Westport at a crossroads

De Facto

PROBLEMS NEED TO BE TACKLED The renowned charm of Westport was created by its people. That is now being aggressively threatened by the lure of quick cash. Pic: Amayo Photography

De Facto
Liamy MacNally

For our family reunion one group of Yanks was quoted €5,000 to rent a house in Westport for two weeks, alongside €7,000 for an automatic seven-seater for three weeks. Put the flight prices on top on that and it soon adds up!
Aer Lingus flights to Dublin were way cheaper than into Shannon. With the ongoing mess in Dublin Airport one wonders why someone didn’t add two and two and make Shannon a more viable option!
Was someone taking advantage? These pages have given many column inches to people with concerns over the number of dedicated Airbnb premises in Westport. (This is neither the fault of the Airbnb company, which actively challenges the Government to implement legislation to protect residential housing stock, nor people who share rooms in their homes for Airbnb).
Among the issues is the snapping up of property in Westport by ‘rich’ people, making even the bottom rung of the property another few steps higher for many local young couples starting out. The bigger issue is the community destruction that too many dedicated Airbnb properties cause. While many rich ‘out-of-towners’ and some locals see Westport as an ideal place to make a buck, the legacy of their business decisions is slowly destroying the fabric of local community, all that Westport people hold dear.
There is no price on a sense of community. It is priceless. How do we value a sense of local community? Stripping local communities of properties to be used exclusively for Airbnb is creating a recipe for community disaster. If it continues Westport will become a playground for the rich.
Surveys of visitors to Westport have highlighted the importance of meeting and interacting with local people. That will not be possible if the present trend continues. While other areas in the country have various rental controls, the same needs to be applied in other towns and villages. We have already come through a badly thought-out Seaside Resort Scheme, which again favoured people with money rather than local couples trying to buy their first homes.

Urgently required controls
Controls around the use of Airbnb in places like Westport are urgently required. We cannot allow the essence of local communities to be subsumed for the sake of a euro or two. The lack of a town council in Westport only adds to this debacle. Placing the issue on the agenda of the local area county council meetings can cause needless frustration because the crux of the problem does not affect every councillor. The issues of Westport need not necessarily equate with the concerns of councillors in Achill or Belmullet, as we all know too well.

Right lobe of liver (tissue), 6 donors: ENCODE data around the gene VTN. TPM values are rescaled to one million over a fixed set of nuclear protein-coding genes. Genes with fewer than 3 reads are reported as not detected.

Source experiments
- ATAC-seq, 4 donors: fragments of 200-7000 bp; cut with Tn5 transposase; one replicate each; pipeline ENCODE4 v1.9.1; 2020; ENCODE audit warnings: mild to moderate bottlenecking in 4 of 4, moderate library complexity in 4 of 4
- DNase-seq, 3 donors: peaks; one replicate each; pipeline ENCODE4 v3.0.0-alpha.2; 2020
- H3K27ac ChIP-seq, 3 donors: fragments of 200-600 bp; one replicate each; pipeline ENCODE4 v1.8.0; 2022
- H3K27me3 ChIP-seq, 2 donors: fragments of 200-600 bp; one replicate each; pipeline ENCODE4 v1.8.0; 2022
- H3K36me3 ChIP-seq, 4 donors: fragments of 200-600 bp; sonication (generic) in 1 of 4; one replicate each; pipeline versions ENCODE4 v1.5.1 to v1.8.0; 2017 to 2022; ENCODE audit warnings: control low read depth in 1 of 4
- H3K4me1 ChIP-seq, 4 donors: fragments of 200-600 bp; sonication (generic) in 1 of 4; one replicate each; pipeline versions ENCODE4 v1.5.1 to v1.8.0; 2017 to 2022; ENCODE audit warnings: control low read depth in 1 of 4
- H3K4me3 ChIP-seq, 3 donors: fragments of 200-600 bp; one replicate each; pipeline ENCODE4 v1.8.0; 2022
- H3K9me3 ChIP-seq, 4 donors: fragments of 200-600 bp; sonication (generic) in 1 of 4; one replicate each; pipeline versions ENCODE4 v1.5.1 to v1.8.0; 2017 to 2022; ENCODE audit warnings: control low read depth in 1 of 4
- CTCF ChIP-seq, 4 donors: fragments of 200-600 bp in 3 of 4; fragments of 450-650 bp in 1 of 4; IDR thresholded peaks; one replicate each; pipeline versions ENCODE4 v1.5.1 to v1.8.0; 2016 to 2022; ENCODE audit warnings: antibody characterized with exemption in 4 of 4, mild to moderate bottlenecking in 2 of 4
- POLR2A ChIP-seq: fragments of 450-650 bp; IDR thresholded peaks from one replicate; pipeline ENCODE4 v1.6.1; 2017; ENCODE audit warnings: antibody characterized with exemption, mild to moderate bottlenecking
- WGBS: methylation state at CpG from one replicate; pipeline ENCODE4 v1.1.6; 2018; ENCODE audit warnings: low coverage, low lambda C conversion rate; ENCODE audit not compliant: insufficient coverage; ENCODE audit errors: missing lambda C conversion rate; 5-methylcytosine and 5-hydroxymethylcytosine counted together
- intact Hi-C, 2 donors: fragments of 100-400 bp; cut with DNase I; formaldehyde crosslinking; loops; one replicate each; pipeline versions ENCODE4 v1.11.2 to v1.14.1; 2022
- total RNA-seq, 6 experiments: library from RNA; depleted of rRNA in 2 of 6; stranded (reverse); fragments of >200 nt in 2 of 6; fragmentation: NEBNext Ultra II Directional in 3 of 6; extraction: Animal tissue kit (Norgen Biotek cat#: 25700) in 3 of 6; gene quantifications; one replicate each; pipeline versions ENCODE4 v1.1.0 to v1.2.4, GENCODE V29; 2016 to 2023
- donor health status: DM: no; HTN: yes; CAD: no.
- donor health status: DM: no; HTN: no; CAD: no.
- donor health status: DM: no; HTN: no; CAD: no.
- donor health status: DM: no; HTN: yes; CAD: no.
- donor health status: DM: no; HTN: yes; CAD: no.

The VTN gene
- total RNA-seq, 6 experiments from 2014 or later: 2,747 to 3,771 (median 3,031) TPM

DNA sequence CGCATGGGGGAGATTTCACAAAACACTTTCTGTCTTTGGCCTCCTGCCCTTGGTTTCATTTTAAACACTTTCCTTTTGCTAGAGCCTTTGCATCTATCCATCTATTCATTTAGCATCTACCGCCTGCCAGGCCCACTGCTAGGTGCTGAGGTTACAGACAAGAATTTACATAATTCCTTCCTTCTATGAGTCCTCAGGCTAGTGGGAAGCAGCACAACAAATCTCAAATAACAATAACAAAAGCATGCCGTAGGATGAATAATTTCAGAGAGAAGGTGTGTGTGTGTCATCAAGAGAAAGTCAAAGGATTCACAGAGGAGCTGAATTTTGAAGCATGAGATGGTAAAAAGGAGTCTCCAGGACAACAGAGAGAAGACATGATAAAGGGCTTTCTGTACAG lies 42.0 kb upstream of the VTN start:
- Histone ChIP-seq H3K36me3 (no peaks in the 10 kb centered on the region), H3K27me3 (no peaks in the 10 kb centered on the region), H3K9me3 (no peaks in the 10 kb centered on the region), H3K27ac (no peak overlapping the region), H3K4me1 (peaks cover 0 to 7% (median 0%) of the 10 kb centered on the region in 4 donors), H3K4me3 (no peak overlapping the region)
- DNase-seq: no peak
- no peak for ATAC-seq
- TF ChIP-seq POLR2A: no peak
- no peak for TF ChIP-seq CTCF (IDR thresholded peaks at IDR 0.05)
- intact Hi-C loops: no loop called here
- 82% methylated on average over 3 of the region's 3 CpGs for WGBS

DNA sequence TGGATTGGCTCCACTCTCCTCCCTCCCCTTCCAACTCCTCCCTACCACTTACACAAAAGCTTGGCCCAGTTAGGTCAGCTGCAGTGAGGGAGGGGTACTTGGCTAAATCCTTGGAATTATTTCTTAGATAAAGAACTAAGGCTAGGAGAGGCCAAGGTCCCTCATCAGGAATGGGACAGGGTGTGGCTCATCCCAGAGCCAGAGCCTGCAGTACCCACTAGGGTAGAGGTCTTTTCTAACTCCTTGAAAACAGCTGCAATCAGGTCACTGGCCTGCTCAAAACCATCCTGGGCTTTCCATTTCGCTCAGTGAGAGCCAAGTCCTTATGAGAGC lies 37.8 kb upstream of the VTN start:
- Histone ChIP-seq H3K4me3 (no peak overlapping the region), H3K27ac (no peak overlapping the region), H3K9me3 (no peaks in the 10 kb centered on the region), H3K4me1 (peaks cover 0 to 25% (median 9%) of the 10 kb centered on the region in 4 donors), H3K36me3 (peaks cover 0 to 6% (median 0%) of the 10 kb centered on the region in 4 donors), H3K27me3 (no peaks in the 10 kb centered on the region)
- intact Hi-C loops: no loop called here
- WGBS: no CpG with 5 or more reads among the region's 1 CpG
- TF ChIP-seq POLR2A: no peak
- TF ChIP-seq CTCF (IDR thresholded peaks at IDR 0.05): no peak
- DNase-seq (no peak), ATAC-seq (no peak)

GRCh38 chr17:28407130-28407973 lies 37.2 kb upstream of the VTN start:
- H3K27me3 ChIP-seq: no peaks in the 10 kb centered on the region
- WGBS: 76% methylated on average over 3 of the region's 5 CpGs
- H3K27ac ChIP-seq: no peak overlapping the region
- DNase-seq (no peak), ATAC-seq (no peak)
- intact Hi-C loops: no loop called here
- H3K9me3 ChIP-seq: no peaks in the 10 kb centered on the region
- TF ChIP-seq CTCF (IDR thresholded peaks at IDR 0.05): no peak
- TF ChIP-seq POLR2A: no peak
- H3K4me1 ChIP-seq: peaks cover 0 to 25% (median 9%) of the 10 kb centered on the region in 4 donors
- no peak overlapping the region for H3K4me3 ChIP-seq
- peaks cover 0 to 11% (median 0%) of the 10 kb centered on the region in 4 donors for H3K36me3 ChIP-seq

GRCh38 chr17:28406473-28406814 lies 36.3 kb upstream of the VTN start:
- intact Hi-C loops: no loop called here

The charm of Westport was created by its people – locals, business people, employees, politicians and visitors working together, creating a successful life balance. That is now being threatened by the lure of quick cash.   
Another ‘gouge’ is the main energy companies’ combined profits of almost $100 billion in the first quarter of this year. UN Secretary-General Antonio Guterres said: “It is immoral for oil and gas companies to be making record profits from this energy crisis on the back of the poorest people and communities and at a massive cost to the climate.” He urged governments to tax these windfalls to support people in most need.
Irish exchequer public finances recorded a surplus of €5 billion at the end of July. (There was a deficit of €5.7 billion at the end of July 2021!) The taxpayer paid higher tax returns and more VAT on items like fuel – the dearer the fuel the more money for the Government! Is this a form of gouging?
When does quality of life takes precedence or even become as important as making money? What will we value in Westport in twenty years? Will we have streets of dedicated Airbnb properties? Will there be many Westport people – Covies? Will the shops be ‘high street’ like other towns, owned by large companies or multi-nationals?
These issues are for local residents and business people to chew on. At the end of the day, we get what we choose. It’s a great little country! Westport is the best place to live! Watch this space.